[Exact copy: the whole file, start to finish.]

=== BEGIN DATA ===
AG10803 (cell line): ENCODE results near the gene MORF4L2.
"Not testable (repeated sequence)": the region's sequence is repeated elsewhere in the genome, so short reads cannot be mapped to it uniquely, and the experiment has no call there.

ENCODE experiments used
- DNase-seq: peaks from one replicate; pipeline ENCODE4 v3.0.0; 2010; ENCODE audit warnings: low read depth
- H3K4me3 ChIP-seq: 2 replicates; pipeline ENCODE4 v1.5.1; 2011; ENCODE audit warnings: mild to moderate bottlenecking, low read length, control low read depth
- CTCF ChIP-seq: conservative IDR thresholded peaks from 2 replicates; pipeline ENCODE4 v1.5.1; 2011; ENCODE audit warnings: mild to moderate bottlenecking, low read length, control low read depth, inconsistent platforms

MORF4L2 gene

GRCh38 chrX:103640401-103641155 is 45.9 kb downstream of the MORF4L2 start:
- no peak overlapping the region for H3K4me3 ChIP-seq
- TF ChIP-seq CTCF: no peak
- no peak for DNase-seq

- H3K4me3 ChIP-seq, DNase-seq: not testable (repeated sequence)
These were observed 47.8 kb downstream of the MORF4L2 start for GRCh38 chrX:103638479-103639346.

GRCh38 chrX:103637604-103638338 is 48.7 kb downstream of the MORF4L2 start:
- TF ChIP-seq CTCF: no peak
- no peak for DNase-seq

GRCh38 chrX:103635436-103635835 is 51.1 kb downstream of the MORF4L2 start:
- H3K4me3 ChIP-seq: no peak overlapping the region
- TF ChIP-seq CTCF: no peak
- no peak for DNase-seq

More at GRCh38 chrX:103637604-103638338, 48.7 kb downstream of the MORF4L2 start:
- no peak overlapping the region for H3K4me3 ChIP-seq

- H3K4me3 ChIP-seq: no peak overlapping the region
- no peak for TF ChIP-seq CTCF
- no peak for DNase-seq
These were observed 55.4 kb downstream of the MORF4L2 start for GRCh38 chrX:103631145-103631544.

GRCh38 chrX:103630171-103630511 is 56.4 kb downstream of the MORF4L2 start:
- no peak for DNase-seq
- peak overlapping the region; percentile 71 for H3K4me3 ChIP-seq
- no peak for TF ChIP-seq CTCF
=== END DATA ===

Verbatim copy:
AG10803 (cell line): ENCODE results near the gene MORF4L2.
"Not testable (repeated sequence)": the region's sequence is repeated elsewhere in the genome, so short reads cannot be mapped to it uniquely, and the experiment has no call there.

ENCODE experiments used
- DNase-seq: peaks from one replicate; pipeline ENCODE4 v3.0.0; 2010; ENCODE audit warnings: low read depth
- H3K4me3 ChIP-seq: 2 replicates; pipeline ENCODE4 v1.5.1; 2011; ENCODE audit warnings: mild to moderate bottlenecking, low read length, control low read depth
- CTCF ChIP-seq: conservative IDR thresholded peaks from 2 replicates; pipeline ENCODE4 v1.5.1; 2011; ENCODE audit warnings: mild to moderate bottlenecking, low read length, control low read depth, inconsistent platforms

MORF4L2 gene

GRCh38 chrX:103640401-103641155 is 45.9 kb downstream of the MORF4L2 start:
- no peak overlapping the region for H3K4me3 ChIP-seq
- TF ChIP-seq CTCF: no peak
- no peak for DNase-seq

- H3K4me3 ChIP-seq, DNase-seq: not testable (repeated sequence)
These were observed 47.8 kb downstream of the MORF4L2 start for GRCh38 chrX:103638479-103639346.

GRCh38 chrX:103637604-103638338 is 48.7 kb downstream of the MORF4L2 start:
- TF ChIP-seq CTCF: no peak
- no peak for DNase-seq

GRCh38 chrX:103635436-103635835 is 51.1 kb downstream of the MORF4L2 start:
- H3K4me3 ChIP-seq: no peak overlapping the region
- TF ChIP-seq CTCF: no peak
- no peak for DNase-seq

More at GRCh38 chrX:103637604-103638338, 48.7 kb downstream of the MORF4L2 start:
- no peak overlapping the region for H3K4me3 ChIP-seq

- H3K4me3 ChIP-seq: no peak overlapping the region
- no peak for TF ChIP-seq CTCF
- no peak for DNase-seq
These were observed 55.4 kb downstream of the MORF4L2 start for GRCh38 chrX:103631145-103631544.

GRCh38 chrX:103630171-103630511 is 56.4 kb downstream of the MORF4L2 start:
- no peak for DNase-seq
- peak overlapping the region; percentile 71 for H3K4me3 ChIP-seq
- no peak for TF ChIP-seq CTCF